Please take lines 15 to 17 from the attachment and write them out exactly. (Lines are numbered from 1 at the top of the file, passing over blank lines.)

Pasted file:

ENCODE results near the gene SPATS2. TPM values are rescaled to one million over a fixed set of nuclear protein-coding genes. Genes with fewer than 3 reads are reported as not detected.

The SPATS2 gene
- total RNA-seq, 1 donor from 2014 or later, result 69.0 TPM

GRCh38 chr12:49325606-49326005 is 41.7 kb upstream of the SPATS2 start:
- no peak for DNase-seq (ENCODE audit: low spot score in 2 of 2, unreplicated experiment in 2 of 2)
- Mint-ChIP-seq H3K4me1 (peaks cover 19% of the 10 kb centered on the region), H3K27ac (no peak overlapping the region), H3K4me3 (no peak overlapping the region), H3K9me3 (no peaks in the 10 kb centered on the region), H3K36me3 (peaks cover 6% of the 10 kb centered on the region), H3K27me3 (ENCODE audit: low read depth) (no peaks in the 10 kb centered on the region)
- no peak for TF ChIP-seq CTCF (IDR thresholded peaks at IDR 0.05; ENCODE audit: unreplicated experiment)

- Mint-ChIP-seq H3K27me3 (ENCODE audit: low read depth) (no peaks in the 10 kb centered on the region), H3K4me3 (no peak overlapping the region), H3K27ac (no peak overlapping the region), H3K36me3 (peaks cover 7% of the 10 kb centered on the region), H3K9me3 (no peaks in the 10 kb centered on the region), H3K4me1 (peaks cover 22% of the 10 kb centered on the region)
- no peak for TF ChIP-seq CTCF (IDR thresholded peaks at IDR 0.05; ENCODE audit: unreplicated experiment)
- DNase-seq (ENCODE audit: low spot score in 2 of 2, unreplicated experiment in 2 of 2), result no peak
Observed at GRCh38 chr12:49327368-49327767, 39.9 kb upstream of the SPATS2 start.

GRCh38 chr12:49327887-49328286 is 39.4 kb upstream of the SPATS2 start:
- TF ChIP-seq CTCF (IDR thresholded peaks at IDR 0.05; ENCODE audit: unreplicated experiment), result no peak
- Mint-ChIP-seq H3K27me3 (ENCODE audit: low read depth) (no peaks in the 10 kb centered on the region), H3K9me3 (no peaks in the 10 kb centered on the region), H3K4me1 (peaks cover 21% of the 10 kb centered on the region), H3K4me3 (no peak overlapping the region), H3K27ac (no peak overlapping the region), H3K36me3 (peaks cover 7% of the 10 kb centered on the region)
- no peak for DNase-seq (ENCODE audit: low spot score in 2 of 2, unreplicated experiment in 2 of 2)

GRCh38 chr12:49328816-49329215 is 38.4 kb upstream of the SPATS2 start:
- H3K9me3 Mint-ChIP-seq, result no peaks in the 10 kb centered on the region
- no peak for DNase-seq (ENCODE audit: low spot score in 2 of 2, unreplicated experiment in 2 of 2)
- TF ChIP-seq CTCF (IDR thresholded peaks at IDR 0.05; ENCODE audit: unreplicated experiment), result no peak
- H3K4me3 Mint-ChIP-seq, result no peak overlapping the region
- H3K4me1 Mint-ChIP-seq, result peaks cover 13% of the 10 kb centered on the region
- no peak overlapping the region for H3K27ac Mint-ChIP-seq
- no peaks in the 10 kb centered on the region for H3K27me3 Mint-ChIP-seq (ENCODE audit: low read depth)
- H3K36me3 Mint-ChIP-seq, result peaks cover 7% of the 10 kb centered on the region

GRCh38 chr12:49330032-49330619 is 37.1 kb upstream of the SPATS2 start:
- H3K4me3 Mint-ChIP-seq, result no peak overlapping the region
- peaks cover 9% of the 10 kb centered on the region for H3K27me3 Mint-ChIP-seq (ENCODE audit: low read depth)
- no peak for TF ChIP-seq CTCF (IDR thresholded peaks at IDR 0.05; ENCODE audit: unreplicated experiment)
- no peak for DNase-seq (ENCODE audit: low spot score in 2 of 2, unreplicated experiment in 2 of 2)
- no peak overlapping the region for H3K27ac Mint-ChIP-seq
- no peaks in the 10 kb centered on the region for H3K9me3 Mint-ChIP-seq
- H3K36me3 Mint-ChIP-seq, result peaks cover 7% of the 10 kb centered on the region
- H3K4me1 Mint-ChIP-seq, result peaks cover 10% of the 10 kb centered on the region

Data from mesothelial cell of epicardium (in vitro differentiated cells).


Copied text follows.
- no peak for DNase-seq (ENCODE audit: low spot score in 2 of 2, unreplicated experiment in 2 of 2)

GRCh38 chr12:49328816-49329215 is 38.4 kb upstream of the SPATS2 start:
- H3K9me3 Mint-ChIP-seq, result no peaks in the 10 kb centered on the region